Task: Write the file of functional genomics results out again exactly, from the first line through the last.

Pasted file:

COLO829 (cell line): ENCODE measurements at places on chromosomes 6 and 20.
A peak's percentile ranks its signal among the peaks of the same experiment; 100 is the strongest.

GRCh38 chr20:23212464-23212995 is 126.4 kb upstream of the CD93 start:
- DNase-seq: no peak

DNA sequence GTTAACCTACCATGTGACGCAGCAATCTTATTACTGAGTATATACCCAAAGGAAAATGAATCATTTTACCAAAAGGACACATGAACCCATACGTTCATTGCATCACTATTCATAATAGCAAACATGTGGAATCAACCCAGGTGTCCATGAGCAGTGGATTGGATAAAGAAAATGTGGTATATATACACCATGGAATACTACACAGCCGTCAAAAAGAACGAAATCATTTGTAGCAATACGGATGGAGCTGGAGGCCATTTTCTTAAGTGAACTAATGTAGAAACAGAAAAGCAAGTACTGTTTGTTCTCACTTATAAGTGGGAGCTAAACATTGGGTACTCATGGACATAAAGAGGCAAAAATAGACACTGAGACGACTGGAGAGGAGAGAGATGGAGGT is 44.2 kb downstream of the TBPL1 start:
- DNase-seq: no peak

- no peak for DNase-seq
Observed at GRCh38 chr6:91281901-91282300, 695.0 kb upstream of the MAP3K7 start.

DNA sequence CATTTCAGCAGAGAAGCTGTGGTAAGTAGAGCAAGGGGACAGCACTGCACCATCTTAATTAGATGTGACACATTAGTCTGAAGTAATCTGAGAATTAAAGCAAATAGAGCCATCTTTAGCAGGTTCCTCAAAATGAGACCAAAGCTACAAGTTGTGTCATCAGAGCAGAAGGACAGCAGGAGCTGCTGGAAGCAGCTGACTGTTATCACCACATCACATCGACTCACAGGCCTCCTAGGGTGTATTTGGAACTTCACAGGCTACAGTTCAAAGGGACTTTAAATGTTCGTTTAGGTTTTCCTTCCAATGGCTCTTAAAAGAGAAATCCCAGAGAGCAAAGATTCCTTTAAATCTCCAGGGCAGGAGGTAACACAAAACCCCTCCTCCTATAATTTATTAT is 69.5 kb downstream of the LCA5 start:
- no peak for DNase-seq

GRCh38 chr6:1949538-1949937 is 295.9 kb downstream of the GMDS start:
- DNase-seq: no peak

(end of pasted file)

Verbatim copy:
COLO829 (cell line): ENCODE measurements at places on chromosomes 6 and 20.
A peak's percentile ranks its signal among the peaks of the same experiment; 100 is the strongest.

GRCh38 chr20:23212464-23212995 is 126.4 kb upstream of the CD93 start:
- DNase-seq: no peak

DNA sequence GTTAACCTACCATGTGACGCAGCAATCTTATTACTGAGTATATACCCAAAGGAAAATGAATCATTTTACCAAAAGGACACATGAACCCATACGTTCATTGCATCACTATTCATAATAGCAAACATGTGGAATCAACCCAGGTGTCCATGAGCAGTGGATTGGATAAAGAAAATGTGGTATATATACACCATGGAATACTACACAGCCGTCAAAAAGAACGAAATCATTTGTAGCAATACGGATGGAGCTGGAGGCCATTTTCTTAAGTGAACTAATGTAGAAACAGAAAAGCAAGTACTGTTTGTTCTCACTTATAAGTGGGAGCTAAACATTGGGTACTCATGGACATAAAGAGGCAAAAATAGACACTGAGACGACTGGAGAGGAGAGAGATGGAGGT is 44.2 kb downstream of the TBPL1 start:
- DNase-seq: no peak

- no peak for DNase-seq
Observed at GRCh38 chr6:91281901-91282300, 695.0 kb upstream of the MAP3K7 start.

DNA sequence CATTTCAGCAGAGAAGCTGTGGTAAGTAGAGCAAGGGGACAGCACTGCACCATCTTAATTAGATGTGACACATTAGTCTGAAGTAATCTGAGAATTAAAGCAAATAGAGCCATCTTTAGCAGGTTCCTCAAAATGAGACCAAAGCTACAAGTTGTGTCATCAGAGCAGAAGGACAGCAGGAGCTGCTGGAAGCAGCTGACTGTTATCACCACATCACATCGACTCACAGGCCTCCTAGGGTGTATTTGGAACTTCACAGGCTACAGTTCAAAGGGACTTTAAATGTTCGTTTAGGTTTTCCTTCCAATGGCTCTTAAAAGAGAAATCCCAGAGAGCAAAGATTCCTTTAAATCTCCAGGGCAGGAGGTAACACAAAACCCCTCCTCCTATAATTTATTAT is 69.5 kb downstream of the LCA5 start:
- no peak for DNase-seq

GRCh38 chr6:1949538-1949937 is 295.9 kb downstream of the GMDS start:
- DNase-seq: no peak